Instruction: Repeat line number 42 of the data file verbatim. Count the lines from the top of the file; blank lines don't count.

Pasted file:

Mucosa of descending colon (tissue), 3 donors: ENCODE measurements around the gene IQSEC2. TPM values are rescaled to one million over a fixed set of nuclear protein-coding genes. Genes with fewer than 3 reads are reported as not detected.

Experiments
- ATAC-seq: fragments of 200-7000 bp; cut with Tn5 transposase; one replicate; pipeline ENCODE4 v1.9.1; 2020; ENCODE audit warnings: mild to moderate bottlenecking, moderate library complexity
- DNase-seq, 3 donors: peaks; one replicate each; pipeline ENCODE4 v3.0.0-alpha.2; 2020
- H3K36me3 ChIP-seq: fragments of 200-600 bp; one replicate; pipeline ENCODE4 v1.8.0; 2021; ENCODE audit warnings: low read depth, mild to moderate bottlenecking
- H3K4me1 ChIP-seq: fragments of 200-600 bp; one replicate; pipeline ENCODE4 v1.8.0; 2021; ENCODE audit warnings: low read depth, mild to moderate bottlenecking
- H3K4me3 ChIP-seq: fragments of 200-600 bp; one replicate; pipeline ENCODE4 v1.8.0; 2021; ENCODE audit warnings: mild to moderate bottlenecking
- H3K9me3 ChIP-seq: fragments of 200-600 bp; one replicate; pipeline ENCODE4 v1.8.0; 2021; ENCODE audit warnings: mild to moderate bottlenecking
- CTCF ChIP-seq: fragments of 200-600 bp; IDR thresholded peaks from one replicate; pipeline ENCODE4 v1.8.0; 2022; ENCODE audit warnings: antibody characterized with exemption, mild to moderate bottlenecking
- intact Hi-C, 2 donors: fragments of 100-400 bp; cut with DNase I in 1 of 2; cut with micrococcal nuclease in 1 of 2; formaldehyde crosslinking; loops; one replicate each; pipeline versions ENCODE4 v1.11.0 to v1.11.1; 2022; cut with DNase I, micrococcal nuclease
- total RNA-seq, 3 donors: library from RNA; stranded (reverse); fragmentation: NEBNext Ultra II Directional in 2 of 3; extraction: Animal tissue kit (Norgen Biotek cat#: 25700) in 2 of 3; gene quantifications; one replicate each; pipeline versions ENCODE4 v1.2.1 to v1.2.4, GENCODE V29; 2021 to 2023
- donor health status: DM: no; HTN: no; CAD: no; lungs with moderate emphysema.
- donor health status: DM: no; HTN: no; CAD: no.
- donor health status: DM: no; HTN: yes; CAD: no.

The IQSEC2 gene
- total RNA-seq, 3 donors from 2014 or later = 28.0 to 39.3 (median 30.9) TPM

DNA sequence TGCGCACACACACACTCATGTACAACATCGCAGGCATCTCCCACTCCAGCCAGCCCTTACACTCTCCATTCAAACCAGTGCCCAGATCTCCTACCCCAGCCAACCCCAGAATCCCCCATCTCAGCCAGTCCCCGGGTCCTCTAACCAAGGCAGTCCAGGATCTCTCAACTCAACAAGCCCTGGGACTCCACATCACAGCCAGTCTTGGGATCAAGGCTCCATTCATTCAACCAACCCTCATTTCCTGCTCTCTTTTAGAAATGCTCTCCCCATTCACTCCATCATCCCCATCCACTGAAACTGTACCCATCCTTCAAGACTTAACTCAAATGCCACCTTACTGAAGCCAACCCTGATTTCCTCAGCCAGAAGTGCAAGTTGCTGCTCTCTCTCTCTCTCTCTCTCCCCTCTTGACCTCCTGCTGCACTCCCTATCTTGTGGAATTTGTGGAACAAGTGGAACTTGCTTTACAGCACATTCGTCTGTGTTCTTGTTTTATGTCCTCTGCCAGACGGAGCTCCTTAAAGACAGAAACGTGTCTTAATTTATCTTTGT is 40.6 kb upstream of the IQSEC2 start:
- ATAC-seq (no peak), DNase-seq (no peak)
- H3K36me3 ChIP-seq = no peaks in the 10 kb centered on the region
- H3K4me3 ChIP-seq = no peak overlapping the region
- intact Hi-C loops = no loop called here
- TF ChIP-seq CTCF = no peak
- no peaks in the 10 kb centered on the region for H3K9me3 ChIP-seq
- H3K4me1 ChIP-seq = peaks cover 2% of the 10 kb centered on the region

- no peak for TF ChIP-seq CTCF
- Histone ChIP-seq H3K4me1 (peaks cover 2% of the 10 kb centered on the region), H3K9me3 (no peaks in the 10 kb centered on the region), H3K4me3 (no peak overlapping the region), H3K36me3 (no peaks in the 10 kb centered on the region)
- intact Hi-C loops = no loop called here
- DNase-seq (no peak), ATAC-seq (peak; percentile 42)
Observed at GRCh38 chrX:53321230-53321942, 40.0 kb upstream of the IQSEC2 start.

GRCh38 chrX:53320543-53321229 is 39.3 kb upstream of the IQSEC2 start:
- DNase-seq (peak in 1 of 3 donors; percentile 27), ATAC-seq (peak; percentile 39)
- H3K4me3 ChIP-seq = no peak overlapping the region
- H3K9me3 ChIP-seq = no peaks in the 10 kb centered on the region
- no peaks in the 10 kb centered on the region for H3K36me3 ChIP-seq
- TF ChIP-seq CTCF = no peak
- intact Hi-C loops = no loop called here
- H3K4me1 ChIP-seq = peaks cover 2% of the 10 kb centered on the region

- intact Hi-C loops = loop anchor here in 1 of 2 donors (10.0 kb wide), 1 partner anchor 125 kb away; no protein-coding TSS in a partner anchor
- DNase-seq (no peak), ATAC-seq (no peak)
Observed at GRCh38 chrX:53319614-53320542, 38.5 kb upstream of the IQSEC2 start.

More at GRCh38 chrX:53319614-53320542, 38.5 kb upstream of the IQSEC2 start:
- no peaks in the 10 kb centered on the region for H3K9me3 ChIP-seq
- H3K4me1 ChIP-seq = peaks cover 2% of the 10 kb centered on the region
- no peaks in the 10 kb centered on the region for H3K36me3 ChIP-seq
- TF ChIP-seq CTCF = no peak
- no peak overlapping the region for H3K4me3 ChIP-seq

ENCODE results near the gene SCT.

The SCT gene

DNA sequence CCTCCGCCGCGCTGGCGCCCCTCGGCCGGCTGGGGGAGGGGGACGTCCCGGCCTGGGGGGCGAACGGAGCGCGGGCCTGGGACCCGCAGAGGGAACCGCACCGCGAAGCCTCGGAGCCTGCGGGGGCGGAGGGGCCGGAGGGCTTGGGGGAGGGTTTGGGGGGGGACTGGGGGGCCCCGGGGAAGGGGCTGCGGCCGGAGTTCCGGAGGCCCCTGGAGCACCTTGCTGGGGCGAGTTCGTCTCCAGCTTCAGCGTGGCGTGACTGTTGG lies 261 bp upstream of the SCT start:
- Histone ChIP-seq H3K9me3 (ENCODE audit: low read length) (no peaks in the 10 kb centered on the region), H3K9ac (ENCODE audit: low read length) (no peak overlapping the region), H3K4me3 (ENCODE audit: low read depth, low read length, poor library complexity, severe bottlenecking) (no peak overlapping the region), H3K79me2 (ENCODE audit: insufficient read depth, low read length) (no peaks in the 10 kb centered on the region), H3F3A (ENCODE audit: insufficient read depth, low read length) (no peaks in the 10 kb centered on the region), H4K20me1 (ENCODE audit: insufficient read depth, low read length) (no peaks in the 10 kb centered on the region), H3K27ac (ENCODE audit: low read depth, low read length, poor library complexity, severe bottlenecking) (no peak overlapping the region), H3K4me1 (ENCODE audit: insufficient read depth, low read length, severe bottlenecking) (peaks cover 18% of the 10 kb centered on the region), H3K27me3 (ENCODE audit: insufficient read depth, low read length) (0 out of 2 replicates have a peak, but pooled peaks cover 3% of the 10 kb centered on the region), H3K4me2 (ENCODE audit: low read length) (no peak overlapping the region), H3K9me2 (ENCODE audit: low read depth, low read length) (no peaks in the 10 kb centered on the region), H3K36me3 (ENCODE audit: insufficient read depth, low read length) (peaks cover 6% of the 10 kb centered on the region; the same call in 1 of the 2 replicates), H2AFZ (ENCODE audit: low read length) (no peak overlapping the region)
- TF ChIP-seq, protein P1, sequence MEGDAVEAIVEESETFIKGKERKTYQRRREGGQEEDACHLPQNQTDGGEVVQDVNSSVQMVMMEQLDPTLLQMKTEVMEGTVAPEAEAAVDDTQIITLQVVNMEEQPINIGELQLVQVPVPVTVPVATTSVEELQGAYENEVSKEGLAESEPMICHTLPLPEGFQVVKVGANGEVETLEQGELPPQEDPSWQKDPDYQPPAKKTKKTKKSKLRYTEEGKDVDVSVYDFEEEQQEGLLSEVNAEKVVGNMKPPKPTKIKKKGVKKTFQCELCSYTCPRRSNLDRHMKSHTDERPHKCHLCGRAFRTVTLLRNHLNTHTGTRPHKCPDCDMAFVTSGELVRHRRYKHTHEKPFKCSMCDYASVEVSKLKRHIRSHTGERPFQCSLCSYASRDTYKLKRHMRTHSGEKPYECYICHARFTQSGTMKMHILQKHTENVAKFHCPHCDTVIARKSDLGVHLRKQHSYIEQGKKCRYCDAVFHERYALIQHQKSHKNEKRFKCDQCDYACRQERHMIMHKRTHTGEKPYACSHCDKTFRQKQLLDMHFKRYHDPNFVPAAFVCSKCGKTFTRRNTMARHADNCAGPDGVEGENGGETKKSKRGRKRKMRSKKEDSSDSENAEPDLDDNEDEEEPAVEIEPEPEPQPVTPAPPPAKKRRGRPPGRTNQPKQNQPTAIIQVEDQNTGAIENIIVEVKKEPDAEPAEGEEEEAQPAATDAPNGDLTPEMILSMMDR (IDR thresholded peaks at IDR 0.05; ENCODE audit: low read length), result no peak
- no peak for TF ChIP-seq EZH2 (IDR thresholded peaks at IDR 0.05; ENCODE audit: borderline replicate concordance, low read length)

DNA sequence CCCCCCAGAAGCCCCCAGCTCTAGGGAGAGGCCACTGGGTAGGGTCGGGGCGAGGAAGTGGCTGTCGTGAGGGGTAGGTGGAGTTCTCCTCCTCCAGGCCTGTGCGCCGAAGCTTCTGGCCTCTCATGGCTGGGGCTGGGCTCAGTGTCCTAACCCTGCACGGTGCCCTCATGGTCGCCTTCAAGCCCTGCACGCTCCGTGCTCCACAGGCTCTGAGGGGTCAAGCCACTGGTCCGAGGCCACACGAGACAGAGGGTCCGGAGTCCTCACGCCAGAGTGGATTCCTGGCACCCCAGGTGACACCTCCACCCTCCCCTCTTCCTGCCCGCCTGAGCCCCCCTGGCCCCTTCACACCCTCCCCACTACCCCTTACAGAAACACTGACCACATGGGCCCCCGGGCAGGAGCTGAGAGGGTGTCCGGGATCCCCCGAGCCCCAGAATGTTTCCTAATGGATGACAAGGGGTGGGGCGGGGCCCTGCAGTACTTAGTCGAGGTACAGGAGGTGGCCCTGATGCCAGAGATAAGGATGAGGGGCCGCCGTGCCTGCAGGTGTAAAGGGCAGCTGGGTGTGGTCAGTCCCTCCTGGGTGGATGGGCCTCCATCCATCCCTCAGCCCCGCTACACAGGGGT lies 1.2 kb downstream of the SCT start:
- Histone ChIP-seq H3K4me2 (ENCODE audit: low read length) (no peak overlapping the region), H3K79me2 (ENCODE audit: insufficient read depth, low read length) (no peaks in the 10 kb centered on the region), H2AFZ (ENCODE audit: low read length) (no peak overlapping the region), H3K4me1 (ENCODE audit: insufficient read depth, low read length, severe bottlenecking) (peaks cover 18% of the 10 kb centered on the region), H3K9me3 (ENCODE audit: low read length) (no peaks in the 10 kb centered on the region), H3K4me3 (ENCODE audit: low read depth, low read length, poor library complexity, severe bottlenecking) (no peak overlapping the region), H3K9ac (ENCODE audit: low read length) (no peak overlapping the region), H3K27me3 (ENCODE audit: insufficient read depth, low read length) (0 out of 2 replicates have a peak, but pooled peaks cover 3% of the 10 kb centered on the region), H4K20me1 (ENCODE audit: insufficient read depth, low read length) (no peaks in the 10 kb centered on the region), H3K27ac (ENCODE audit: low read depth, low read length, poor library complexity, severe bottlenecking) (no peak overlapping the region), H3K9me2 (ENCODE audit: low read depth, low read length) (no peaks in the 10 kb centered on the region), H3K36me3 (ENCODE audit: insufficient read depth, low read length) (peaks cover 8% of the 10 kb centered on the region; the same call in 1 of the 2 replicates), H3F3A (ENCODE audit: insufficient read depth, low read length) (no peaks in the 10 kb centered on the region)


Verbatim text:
- no peaks in the 10 kb centered on the region for H3K9me3 ChIP-seq